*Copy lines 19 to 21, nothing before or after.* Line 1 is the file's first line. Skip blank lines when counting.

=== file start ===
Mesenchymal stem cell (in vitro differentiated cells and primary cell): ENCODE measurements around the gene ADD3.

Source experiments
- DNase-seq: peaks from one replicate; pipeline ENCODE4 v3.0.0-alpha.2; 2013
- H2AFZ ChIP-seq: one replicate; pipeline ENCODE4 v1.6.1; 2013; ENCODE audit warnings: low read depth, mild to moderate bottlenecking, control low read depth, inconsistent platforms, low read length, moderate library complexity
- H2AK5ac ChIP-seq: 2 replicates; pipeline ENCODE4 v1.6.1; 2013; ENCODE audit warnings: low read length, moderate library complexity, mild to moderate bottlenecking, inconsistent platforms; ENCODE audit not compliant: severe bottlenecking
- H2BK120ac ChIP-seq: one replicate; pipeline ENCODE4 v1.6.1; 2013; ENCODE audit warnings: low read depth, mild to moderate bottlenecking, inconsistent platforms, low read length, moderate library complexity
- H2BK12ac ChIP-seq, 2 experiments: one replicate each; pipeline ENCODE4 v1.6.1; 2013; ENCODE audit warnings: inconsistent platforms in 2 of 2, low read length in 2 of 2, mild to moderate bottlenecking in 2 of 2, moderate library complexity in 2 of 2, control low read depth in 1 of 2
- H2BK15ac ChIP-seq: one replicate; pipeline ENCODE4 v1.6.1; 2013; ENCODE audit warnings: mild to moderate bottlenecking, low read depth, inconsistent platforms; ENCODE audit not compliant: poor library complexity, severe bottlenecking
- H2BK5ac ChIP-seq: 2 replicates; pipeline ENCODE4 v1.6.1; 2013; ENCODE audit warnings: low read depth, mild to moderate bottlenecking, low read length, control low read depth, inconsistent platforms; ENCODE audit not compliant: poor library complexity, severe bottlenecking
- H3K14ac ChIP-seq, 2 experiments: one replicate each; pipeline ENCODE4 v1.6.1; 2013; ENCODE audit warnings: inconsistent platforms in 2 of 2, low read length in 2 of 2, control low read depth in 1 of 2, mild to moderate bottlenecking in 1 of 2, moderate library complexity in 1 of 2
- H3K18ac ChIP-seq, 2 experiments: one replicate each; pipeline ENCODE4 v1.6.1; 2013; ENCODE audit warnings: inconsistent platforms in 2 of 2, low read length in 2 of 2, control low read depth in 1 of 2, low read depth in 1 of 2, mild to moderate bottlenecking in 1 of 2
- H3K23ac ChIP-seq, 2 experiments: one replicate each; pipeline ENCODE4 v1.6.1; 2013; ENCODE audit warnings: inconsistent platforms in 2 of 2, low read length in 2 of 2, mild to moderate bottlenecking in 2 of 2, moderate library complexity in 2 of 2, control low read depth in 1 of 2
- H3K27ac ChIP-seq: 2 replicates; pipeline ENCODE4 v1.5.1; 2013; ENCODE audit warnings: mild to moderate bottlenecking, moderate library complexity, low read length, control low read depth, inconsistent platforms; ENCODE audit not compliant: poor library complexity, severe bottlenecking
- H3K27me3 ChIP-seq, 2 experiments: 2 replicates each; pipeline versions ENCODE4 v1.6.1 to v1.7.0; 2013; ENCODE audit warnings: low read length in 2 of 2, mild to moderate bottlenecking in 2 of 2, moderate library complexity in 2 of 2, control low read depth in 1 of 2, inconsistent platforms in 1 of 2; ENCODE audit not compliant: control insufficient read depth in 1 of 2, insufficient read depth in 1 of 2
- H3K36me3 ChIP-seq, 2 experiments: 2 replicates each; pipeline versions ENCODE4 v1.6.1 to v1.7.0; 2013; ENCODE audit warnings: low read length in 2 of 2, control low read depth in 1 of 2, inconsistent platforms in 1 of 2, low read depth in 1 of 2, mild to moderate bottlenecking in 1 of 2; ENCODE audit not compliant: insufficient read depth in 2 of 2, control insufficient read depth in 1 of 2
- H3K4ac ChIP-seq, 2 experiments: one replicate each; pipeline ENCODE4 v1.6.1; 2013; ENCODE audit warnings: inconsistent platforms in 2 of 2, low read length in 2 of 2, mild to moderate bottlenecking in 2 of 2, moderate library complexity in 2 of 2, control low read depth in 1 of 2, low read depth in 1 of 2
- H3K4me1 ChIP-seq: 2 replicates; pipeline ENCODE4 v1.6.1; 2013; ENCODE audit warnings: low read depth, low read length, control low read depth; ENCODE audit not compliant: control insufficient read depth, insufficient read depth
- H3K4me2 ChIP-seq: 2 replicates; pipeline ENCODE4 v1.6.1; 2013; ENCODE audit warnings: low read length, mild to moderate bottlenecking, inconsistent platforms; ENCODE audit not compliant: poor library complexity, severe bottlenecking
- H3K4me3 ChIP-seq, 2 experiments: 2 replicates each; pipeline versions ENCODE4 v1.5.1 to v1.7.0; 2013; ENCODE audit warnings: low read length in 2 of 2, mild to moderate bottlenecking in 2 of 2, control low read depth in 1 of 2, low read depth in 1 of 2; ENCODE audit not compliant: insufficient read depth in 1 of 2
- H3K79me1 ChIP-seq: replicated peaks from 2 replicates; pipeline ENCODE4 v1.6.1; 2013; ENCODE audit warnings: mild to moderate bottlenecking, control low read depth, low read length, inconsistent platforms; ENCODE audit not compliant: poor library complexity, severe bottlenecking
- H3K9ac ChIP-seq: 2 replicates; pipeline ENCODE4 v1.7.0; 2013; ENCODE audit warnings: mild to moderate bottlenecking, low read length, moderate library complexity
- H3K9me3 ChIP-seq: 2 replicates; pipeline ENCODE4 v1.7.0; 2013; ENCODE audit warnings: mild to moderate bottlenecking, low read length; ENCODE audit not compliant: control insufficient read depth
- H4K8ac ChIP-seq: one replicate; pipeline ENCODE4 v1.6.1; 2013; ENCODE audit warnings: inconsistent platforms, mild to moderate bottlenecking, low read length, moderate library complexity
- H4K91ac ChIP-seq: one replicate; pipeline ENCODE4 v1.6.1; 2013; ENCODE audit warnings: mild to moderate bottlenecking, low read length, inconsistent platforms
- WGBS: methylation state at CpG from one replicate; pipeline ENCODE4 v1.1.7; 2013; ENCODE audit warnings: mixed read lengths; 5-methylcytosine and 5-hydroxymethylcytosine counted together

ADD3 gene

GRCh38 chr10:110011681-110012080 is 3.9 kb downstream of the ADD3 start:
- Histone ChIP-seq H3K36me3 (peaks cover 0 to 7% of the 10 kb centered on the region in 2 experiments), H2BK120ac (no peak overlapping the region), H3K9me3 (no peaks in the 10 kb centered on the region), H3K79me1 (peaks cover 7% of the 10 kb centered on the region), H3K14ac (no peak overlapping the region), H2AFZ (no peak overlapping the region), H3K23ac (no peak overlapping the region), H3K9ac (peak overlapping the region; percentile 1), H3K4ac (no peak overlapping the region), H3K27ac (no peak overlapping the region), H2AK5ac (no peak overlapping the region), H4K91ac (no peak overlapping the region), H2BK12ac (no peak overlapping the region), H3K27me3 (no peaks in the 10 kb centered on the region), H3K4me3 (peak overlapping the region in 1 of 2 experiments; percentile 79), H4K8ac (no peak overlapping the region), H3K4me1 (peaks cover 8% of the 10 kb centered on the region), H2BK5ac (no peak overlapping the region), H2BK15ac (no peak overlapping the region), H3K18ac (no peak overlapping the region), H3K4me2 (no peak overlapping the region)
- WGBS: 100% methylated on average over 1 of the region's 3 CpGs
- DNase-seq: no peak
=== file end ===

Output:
- H3K4me3 ChIP-seq, 2 experiments: 2 replicates each; pipeline versions ENCODE4 v1.5.1 to v1.7.0; 2013; ENCODE audit warnings: low read length in 2 of 2, mild to moderate bottlenecking in 2 of 2, control low read depth in 1 of 2, low read depth in 1 of 2; ENCODE audit not compliant: insufficient read depth in 1 of 2
- H3K79me1 ChIP-seq: replicated peaks from 2 replicates; pipeline ENCODE4 v1.6.1; 2013; ENCODE audit warnings: mild to moderate bottlenecking, control low read depth, low read length, inconsistent platforms; ENCODE audit not compliant: poor library complexity, severe bottlenecking
- H3K9ac ChIP-seq: 2 replicates; pipeline ENCODE4 v1.7.0; 2013; ENCODE audit warnings: mild to moderate bottlenecking, low read length, moderate library complexity